Adobe house gets a makeover
Named one of the eight wonders of Kansas architecture by the Kansas Sampler Foundation in 2007, the Peter Paul Loewen house in the Hillsboro museum complex is set to undergo needed repairs.
Better known as the Hillsboro Adobe House, it was built in 1876 on a farm southwest of Hillsboro. It is said to be the last remaining clay brick structure constructed by immigrant Russian Mennonites left in North America.
Earlier this year, the city received a $69,000 grant from Kansas State Historical Society to pay for improvements on the 141-year-old building.
Cracked stucco and plaster, loose masonry in the root cellar and chimney, and rotten wood window frames and doors will be replaced. Lighting will be upgraded in the house and barn.
Gutters will be installed on the barn, and a sump pump installed in the cellar.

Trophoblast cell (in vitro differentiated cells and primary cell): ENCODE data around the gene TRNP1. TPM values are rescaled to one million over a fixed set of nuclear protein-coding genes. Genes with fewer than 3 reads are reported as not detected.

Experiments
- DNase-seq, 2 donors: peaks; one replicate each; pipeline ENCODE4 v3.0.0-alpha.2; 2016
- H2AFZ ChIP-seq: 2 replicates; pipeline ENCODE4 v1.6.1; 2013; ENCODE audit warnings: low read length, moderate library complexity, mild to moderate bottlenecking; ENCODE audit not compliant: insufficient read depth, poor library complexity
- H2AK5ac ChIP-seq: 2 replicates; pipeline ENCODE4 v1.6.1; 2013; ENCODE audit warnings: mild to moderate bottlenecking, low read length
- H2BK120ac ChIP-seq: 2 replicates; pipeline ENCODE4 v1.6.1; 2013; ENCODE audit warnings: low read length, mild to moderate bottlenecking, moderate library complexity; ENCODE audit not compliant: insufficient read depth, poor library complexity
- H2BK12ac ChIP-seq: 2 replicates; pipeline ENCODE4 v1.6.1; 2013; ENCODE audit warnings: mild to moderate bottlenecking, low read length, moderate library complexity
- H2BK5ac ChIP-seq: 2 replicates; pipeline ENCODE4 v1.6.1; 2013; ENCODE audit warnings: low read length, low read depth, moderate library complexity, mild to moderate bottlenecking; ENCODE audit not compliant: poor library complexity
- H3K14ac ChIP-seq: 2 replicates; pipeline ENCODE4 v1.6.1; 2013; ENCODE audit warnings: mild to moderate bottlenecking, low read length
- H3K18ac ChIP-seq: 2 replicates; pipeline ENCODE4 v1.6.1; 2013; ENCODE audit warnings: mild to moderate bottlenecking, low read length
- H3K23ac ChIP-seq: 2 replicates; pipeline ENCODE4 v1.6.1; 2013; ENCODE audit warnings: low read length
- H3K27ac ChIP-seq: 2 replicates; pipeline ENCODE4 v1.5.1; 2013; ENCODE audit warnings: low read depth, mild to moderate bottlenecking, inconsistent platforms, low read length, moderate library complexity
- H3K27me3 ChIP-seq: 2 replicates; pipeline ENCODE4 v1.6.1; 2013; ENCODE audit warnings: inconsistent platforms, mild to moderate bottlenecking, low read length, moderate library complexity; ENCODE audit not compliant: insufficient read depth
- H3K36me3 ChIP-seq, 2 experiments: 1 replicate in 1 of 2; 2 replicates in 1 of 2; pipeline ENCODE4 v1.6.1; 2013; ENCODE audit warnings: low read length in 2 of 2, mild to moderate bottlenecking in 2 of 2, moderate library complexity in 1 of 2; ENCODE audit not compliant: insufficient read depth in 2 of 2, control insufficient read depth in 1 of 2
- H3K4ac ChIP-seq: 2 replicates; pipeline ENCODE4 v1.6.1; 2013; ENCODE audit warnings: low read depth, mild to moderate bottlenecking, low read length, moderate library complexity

“This work will keep the adobe house in good condition so that visitors can enjoy it for decades to come,” director Steve Fast said. “Most of the work being done is cosmetic, which shows how well-built the house was and that adobe is actually a very durable building material.”
Stones from the original cellar line a new root cellar that was dug when the house was moved to Hillsboro in 1958. Water seeps through seams in the rocks, which is causing the house to settle and some of the rocks to fall.
“I wish they would have never put in that root cellar,” Fast said. “This fix will be temporary. It will have to be redone sometime in the future.”
Fast said local contractors were not interested in bidding on the project. Masonry work is being done by Dillis Owen of Wilsey, and windows and doors will be redone by a Newton firm.
Work is expected to take two to three months. Meanwhile, the museums will stay open, although some parts will be temporarily closed.
Museum hours are 9 a.m. to noon Tuesdays, Thursdays, and Saturdays; 1 to 3 p.m. Tuesdays and Thursdays; and by appointment at (620) 947-3775.
Last modified July 20, 2017